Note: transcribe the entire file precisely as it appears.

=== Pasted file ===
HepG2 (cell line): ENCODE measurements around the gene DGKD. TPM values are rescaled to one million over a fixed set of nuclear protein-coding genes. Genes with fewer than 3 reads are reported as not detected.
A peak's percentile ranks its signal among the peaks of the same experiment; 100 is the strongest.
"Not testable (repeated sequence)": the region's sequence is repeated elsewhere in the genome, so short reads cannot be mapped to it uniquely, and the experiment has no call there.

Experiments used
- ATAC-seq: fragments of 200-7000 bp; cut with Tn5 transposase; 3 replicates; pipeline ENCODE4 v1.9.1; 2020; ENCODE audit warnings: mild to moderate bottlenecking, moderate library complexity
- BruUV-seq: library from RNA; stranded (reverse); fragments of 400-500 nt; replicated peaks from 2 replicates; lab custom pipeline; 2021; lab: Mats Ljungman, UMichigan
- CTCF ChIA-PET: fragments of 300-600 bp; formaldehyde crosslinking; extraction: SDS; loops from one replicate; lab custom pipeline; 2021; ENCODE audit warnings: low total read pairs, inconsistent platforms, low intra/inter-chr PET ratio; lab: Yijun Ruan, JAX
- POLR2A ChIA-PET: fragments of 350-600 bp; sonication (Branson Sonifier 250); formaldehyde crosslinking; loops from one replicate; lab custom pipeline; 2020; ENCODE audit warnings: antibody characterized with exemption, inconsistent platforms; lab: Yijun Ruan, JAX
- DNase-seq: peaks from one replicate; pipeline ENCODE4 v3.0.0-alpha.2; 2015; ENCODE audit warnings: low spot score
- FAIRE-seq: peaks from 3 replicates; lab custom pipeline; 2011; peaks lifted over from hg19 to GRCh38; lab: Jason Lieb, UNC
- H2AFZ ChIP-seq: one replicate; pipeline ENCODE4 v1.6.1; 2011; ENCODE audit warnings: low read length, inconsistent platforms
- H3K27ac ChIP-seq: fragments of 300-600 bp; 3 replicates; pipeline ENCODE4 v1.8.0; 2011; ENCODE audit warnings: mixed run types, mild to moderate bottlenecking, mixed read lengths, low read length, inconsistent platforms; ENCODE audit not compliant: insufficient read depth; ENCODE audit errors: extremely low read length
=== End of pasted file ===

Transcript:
HepG2 (cell line): ENCODE measurements around the gene DGKD. TPM values are rescaled to one million over a fixed set of nuclear protein-coding genes. Genes with fewer than 3 reads are reported as not detected.
A peak's percentile ranks its signal among the peaks of the same experiment; 100 is the strongest.
"Not testable (repeated sequence)": the region's sequence is repeated elsewhere in the genome, so short reads cannot be mapped to it uniquely, and the experiment has no call there.

Experiments used
- ATAC-seq: fragments of 200-7000 bp; cut with Tn5 transposase; 3 replicates; pipeline ENCODE4 v1.9.1; 2020; ENCODE audit warnings: mild to moderate bottlenecking, moderate library complexity
- BruUV-seq: library from RNA; stranded (reverse); fragments of 400-500 nt; replicated peaks from 2 replicates; lab custom pipeline; 2021; lab: Mats Ljungman, UMichigan
- CTCF ChIA-PET: fragments of 300-600 bp; formaldehyde crosslinking; extraction: SDS; loops from one replicate; lab custom pipeline; 2021; ENCODE audit warnings: low total read pairs, inconsistent platforms, low intra/inter-chr PET ratio; lab: Yijun Ruan, JAX
- POLR2A ChIA-PET: fragments of 350-600 bp; sonication (Branson Sonifier 250); formaldehyde crosslinking; loops from one replicate; lab custom pipeline; 2020; ENCODE audit warnings: antibody characterized with exemption, inconsistent platforms; lab: Yijun Ruan, JAX
- DNase-seq: peaks from one replicate; pipeline ENCODE4 v3.0.0-alpha.2; 2015; ENCODE audit warnings: low spot score
- FAIRE-seq: peaks from 3 replicates; lab custom pipeline; 2011; peaks lifted over from hg19 to GRCh38; lab: Jason Lieb, UNC
- H2AFZ ChIP-seq: one replicate; pipeline ENCODE4 v1.6.1; 2011; ENCODE audit warnings: low read length, inconsistent platforms
- H3K27ac ChIP-seq: fragments of 300-600 bp; 3 replicates; pipeline ENCODE4 v1.8.0; 2011; ENCODE audit warnings: mixed run types, mild to moderate bottlenecking, mixed read lengths, low read length, inconsistent platforms; ENCODE audit not compliant: insufficient read depth; ENCODE audit errors: extremely low read length